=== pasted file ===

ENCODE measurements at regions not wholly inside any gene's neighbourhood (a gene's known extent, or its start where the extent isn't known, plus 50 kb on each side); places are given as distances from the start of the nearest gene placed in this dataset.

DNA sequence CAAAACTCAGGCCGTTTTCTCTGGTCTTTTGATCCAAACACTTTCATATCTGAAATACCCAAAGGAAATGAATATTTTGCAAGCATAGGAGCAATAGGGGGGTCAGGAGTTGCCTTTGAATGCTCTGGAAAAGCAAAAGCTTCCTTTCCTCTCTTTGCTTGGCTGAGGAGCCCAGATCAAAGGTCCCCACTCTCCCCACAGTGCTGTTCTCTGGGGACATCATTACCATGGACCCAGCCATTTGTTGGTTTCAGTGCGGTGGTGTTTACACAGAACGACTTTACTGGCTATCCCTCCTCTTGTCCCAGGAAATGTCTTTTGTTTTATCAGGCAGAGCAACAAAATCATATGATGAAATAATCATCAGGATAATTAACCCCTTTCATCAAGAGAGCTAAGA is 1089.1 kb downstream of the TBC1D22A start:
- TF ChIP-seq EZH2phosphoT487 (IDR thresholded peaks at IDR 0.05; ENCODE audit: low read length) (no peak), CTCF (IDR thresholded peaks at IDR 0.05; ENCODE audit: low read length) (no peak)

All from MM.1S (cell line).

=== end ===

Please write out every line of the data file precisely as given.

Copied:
ENCODE measurements at regions not wholly inside any gene's neighbourhood (a gene's known extent, or its start where the extent isn't known, plus 50 kb on each side); places are given as distances from the start of the nearest gene placed in this dataset.

DNA sequence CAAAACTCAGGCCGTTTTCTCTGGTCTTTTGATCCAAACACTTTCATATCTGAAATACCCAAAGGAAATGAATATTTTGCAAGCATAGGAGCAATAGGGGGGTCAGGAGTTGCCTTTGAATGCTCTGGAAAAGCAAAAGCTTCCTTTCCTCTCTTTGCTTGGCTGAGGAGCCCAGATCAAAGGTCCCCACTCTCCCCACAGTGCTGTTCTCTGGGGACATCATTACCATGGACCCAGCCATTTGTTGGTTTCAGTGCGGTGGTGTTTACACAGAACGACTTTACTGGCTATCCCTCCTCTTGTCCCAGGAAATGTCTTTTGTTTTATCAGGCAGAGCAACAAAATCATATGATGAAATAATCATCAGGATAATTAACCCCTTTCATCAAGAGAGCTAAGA is 1089.1 kb downstream of the TBC1D22A start:
- TF ChIP-seq EZH2phosphoT487 (IDR thresholded peaks at IDR 0.05; ENCODE audit: low read length) (no peak), CTCF (IDR thresholded peaks at IDR 0.05; ENCODE audit: low read length) (no peak)

All from MM.1S (cell line).